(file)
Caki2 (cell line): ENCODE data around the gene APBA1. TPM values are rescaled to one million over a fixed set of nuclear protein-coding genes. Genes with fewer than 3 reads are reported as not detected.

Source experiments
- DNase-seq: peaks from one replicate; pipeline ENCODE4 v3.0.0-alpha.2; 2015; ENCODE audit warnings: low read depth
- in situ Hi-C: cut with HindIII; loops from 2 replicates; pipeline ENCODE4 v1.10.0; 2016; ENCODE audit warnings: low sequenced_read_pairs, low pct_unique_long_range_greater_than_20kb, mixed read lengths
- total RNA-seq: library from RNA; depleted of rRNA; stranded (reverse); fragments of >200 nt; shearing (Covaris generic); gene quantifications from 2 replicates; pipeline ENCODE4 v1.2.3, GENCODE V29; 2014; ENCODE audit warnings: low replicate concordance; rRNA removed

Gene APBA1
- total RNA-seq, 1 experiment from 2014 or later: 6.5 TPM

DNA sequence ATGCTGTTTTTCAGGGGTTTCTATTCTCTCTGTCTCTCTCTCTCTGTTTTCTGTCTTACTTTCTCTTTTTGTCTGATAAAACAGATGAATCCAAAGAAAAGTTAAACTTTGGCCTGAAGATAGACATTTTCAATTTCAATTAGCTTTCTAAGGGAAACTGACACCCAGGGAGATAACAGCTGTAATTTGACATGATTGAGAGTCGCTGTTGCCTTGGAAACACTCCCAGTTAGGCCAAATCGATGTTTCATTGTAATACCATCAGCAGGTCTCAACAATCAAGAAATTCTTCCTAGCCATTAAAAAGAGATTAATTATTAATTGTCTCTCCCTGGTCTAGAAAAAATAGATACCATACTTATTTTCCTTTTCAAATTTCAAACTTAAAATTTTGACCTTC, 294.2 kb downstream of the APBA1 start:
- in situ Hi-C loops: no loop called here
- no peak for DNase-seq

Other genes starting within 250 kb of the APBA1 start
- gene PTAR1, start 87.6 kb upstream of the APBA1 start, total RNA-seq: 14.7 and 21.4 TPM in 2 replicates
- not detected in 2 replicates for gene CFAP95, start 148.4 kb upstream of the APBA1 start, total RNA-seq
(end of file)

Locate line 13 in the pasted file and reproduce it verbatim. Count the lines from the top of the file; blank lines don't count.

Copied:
- not detected in 2 replicates for gene CFAP95, start 148.4 kb upstream of the APBA1 start, total RNA-seq